Beds - Cribs, Cradles and Bunk Beds


  • Look for a baby mattress with holes that allows air to circulate, to prevent suffocation.
  • Firm mattresses are next safest. But avoid a soft mattress.
  • Children younger than 1 year should not sleep with pillows.
  • Avoid lying baby face-down on thick bedding like a duvet.
  • When covering or wrapping baby in sheets and blankets, be sure she can breath easily.
  • Suspended crib-mattresses should be propped up from underneath. Snugly stacked milk crates make good props.
  • When buying a crib or bed, look for places where a little head or limbs could be pinched or trapped - for instance between a mattress and its frame, or between crib bars.
  • If you get an older crib, make sure it is solid. If it has been painted, strip and repaint it with lead-free paint.
  • Once a child is old enough to stand, keep toys like activity centres out their crib. Toys have been known to act as a helping step out of the crib and onto the floor - often head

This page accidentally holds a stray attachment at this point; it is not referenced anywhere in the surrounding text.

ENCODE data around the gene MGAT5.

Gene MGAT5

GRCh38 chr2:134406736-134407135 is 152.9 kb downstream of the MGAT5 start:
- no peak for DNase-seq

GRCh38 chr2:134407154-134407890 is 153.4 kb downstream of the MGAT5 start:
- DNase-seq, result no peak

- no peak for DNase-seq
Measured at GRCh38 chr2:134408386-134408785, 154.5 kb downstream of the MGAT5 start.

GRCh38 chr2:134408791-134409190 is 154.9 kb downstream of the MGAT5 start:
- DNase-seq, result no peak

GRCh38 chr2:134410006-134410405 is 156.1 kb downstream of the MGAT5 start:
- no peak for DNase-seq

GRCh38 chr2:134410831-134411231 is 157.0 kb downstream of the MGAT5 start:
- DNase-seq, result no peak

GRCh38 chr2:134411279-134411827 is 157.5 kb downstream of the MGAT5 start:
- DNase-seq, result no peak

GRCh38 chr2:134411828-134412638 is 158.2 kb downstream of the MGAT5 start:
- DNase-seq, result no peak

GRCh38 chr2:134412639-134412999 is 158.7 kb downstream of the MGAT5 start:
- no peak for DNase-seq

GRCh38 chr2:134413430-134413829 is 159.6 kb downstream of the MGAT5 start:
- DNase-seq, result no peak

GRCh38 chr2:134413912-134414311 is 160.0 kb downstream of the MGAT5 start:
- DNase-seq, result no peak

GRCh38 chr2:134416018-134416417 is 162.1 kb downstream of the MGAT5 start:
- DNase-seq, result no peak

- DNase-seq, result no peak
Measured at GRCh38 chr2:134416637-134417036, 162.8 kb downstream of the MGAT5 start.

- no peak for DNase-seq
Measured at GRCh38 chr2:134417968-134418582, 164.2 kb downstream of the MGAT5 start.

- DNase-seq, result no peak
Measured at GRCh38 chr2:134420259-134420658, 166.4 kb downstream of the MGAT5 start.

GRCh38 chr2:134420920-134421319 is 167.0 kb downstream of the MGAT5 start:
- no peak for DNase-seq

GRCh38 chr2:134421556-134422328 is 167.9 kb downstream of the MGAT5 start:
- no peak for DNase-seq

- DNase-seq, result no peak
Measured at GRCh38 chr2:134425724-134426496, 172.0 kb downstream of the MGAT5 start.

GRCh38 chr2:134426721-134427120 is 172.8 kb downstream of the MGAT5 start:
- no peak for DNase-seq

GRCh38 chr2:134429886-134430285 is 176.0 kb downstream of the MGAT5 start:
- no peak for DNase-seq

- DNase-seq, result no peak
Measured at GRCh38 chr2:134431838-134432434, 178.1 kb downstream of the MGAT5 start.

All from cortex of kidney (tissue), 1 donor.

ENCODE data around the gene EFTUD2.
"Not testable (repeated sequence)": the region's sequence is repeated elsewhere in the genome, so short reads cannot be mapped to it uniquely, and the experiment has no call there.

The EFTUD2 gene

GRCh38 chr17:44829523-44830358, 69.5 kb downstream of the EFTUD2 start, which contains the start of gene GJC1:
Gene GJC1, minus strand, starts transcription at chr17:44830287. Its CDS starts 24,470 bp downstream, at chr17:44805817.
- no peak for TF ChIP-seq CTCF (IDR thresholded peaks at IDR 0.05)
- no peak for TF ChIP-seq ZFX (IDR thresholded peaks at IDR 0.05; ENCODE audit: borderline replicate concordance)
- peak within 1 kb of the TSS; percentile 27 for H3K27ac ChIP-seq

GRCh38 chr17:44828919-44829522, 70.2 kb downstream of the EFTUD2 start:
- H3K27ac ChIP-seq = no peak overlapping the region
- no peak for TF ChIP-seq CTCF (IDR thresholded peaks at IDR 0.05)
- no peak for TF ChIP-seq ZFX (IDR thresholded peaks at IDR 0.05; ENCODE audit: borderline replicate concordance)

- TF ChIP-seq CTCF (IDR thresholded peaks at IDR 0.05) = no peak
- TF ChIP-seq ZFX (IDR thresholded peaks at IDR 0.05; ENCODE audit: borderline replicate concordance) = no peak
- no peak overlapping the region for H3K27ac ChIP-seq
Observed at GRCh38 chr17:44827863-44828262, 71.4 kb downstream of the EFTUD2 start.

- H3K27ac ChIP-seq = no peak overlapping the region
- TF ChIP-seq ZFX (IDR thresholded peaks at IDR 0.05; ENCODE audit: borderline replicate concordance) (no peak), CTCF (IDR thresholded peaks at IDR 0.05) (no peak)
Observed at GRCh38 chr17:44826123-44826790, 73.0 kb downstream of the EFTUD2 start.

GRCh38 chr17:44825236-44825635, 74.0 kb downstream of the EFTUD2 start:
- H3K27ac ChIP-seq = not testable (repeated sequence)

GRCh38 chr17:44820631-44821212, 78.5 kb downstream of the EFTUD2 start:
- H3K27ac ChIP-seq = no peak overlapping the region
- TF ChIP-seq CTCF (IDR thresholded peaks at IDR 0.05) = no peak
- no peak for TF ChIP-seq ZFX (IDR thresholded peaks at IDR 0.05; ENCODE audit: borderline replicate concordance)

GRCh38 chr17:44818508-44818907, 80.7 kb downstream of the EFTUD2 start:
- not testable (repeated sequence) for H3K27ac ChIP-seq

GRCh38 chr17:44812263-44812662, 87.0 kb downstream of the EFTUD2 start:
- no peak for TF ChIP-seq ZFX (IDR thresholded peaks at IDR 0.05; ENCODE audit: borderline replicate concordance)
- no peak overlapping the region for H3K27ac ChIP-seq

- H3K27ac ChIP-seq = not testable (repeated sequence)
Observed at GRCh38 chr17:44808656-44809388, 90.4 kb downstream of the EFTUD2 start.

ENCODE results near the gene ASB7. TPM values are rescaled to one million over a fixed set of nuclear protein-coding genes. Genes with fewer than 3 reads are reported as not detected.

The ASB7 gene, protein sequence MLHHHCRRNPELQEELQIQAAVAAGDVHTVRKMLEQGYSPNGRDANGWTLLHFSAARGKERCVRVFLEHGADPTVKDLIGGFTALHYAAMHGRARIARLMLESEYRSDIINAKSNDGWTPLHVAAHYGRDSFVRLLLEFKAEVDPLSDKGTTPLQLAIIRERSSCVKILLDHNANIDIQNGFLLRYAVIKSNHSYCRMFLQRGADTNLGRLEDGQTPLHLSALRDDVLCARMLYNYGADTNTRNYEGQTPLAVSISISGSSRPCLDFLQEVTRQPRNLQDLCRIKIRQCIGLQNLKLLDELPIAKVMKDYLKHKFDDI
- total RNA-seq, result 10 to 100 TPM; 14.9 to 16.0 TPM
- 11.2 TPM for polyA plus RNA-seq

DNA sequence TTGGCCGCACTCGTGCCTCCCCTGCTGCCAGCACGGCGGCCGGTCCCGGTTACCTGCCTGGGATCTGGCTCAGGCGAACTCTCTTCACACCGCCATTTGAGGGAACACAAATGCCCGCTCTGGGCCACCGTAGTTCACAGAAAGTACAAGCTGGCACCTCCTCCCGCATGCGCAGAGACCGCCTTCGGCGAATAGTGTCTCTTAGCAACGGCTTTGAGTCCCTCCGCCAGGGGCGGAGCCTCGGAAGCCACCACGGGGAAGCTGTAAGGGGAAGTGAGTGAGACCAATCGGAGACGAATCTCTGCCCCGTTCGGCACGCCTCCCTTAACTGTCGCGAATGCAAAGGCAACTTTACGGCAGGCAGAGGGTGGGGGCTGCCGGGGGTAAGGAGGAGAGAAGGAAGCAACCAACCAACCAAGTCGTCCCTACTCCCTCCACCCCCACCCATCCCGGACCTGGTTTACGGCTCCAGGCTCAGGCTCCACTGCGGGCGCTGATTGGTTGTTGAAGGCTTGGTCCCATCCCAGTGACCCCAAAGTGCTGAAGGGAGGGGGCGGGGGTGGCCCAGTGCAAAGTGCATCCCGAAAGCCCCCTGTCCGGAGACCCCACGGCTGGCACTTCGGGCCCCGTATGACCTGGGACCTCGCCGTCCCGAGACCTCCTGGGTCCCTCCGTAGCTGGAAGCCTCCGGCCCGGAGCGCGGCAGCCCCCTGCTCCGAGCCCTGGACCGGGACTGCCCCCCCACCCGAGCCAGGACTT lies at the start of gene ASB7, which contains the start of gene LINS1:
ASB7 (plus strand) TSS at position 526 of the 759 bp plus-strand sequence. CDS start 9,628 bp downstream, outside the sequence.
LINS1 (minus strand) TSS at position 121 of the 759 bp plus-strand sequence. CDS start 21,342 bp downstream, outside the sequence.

Rocking cradles

  • Rocking cradles can be great for soothing a child, but they shouldn't be used once the child can push herself up on her arms, or is able to roll-over, (which can be as early as 3 months). By this early stage she could easily topple herself over.
  • Keep a rocker on the ground, never on a table, bed or dresser.
  • If the baby falls asleep in the rocker, put wedges under the legs to stop further rocking.
  • No matter what, never leave a child unattended in a rocker.

Beds and bunk beds

  • Avoid bunk beds. But if you need to have one, use adequately high guard rails to stop a child from rolling out of bed.Children under 6 years of age should not be allowed to sleep in the upper bunk.
  • The child's bed should be as close to the ground as possible.
  • Don't let pets share the child's bed.